When we think estate planning, many immediately go to a will. While your last living will and testament is a huge part of the process, it’s not the only piece that you need in your estate plan.
There are several other important documents that you need to establish with your lawyer. Here are the main things that every estate plan should include:
Will or trust
Your will allows you to make decisions about what happens to your assets after you pass. Without it, your estate will go through probate and the state will decide where the assets go.
You can also choose to create a trust in conjunction with your will. It can be active during your life or come into play after your death and exists as a place for your assets. If you have specific stipulations about when and how your heirs receive assets, you may want to set up a trust. Certain types of trusts can also be helpful for larger estates.
Living will and healthcare proxy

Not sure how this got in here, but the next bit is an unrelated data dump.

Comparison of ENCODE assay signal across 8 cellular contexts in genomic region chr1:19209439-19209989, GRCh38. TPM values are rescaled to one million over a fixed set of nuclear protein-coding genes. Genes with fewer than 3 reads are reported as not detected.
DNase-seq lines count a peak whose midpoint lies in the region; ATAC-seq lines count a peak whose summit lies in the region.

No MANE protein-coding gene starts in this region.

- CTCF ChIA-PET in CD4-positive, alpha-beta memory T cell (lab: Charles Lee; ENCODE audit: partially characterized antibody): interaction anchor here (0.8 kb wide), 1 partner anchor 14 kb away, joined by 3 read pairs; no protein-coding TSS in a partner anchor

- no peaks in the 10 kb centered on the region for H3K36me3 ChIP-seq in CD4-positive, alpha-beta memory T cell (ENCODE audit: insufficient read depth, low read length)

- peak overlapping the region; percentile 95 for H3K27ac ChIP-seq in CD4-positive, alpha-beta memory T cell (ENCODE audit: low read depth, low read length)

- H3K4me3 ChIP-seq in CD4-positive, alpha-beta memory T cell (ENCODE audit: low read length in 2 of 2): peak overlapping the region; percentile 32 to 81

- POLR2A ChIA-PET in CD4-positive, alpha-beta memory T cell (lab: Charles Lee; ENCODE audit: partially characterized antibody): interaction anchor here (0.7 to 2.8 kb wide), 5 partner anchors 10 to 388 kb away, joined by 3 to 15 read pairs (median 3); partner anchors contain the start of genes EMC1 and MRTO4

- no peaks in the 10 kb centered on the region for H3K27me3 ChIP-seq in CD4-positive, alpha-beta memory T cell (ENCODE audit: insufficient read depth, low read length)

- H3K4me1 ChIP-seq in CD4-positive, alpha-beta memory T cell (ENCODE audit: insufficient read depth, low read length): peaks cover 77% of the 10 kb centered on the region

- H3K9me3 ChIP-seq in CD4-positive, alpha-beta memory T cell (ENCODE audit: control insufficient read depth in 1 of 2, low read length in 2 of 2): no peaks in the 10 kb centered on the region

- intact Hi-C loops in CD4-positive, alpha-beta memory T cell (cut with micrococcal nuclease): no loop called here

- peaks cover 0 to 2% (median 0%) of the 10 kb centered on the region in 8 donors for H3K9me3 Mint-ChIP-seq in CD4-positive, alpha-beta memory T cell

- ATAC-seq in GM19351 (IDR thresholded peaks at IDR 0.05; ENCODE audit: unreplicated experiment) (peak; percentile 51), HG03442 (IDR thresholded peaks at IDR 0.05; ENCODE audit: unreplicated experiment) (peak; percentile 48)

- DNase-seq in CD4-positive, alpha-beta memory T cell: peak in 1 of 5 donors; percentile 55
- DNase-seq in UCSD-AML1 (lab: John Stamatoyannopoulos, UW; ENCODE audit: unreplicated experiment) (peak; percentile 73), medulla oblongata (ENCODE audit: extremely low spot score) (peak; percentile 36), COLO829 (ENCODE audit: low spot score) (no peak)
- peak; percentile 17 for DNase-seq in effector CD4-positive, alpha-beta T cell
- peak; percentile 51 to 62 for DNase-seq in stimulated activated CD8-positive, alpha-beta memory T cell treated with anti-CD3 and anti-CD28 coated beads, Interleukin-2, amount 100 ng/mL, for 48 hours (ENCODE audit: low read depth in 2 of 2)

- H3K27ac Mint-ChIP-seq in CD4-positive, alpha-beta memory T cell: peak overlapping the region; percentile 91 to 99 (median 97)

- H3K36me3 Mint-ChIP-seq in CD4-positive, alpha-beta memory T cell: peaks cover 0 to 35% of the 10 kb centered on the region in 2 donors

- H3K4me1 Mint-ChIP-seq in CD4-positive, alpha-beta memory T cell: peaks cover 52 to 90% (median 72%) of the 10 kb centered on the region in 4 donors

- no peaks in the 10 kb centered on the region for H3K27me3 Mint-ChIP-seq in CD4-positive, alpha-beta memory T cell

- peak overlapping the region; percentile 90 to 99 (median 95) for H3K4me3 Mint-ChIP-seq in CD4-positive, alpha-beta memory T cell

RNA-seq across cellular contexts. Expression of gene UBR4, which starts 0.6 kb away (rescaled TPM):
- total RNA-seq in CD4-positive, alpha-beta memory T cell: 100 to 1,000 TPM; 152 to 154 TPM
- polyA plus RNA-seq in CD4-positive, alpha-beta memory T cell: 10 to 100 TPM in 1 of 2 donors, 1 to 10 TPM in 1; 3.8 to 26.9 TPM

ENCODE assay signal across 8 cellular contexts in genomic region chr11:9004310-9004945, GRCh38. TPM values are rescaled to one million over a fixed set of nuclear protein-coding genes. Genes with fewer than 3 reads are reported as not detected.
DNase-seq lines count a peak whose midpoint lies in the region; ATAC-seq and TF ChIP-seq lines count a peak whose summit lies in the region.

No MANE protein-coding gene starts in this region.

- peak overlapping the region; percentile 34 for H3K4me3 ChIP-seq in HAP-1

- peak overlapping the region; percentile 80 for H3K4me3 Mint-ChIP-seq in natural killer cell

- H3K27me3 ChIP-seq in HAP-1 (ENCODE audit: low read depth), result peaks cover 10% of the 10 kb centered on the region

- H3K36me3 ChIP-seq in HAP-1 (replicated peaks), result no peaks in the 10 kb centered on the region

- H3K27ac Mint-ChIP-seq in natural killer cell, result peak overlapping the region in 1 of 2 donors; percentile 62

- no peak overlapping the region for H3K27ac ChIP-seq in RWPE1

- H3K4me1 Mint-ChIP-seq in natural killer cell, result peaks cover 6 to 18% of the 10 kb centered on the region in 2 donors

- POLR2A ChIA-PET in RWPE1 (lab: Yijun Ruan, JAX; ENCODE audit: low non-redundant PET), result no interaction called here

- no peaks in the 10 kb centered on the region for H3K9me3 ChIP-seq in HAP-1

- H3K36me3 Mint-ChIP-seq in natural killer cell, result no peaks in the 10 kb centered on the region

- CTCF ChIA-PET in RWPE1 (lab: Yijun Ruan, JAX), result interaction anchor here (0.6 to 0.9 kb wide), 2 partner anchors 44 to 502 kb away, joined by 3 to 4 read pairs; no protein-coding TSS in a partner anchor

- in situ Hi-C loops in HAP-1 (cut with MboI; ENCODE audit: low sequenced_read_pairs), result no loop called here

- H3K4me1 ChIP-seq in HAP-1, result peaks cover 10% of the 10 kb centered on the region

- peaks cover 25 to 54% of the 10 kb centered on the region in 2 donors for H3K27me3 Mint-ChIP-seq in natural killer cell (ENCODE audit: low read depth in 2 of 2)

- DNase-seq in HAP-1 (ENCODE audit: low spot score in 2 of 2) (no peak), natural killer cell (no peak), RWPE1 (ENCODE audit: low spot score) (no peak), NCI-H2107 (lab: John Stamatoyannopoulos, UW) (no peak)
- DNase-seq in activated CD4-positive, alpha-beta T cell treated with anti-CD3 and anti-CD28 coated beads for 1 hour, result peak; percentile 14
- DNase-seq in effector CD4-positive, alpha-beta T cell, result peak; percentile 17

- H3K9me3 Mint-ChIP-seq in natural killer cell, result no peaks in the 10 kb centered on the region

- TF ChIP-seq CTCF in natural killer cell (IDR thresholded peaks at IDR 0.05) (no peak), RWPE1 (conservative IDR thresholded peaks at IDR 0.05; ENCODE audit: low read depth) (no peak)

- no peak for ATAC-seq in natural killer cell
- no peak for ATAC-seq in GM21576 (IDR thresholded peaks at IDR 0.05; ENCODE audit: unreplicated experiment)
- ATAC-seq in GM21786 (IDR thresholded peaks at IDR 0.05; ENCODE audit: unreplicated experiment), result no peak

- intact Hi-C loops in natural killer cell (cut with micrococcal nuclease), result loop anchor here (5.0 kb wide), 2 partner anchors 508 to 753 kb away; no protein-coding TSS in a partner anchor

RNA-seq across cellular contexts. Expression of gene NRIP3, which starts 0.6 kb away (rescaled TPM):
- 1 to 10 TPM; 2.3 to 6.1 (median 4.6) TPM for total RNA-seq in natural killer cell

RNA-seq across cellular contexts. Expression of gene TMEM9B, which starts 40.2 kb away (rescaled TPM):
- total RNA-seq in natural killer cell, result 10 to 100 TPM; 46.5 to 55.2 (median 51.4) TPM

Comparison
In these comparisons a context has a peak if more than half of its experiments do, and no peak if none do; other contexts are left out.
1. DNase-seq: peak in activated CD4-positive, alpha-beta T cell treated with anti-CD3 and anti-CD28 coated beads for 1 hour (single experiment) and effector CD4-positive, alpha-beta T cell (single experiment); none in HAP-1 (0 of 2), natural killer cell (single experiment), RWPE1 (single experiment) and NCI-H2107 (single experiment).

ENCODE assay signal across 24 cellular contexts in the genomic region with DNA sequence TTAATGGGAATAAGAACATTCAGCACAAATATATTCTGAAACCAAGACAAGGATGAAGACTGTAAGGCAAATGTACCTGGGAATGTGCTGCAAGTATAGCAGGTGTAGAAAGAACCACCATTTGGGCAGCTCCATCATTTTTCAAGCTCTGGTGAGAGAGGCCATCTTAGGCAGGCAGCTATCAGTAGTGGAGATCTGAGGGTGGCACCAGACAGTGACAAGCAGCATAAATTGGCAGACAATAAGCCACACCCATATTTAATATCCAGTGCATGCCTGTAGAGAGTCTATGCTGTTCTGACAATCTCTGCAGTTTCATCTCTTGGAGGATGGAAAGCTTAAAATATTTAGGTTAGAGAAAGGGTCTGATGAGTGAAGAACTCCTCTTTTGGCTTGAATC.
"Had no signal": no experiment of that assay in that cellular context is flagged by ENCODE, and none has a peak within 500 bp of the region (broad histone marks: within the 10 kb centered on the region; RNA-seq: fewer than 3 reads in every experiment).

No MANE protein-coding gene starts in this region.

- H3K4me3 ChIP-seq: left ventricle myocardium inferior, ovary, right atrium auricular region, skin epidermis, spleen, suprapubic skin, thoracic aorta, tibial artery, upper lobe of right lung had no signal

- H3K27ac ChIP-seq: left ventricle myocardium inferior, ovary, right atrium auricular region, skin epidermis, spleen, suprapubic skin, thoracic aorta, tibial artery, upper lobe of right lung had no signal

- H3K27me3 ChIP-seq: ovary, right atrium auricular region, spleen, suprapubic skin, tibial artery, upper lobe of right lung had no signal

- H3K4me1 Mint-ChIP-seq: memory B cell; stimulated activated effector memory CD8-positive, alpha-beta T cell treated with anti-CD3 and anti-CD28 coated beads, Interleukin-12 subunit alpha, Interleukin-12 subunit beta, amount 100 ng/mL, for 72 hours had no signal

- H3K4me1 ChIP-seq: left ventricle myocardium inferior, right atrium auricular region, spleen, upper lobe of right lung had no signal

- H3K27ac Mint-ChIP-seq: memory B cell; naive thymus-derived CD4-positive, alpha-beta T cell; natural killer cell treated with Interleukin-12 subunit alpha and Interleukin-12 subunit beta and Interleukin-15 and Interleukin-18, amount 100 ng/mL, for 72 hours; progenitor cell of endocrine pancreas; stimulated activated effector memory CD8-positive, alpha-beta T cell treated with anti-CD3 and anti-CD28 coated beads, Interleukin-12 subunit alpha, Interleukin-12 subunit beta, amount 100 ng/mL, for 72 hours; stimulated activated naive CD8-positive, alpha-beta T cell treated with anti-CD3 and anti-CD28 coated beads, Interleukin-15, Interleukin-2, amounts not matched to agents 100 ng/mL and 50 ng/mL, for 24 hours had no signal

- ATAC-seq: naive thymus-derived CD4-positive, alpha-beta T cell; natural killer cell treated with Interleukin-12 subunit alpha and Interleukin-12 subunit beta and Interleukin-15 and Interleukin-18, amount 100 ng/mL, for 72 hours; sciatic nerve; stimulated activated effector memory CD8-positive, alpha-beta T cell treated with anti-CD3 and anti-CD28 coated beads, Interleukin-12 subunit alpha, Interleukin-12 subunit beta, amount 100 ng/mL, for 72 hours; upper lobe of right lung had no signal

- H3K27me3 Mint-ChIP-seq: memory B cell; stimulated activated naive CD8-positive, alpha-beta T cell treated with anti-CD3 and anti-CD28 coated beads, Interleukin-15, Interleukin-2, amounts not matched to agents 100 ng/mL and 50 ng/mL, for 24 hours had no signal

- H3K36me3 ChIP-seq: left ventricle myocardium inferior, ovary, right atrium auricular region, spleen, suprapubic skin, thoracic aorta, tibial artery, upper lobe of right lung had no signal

A living will and healthcare proxy decide what will happen if you are incapacitated and unable to speak for yourself. Your living will or advanced medical directive is a place for you to write down what medical decisions you want to be made in certain situations. Your healthcare proxy is the person that you appoint to make those decisions if the time comes.
Power of attorney
Your financial power of attorney is like your healthcare proxy but oversees your financial life. If you are incapacitated, this person will make decisions about your investments, assets and bills.
One of the most important parts of estate planning if you have children or dependents is to designate guardians. Guardians will be the people that take care of your minor children or adult dependents who cannot care for themselves.
Wishes for disposition of remains
In your estate planning documents, you may include what you would like to happen to your body after you pass. You can also include directions for your funeral if you wish.
Creating an estate plan can feel overwhelming and complicated. It’s scary to think about what will happen when you are gone. Working with an attorney that you trust can make the process much easier and can help take care of your family the best you can.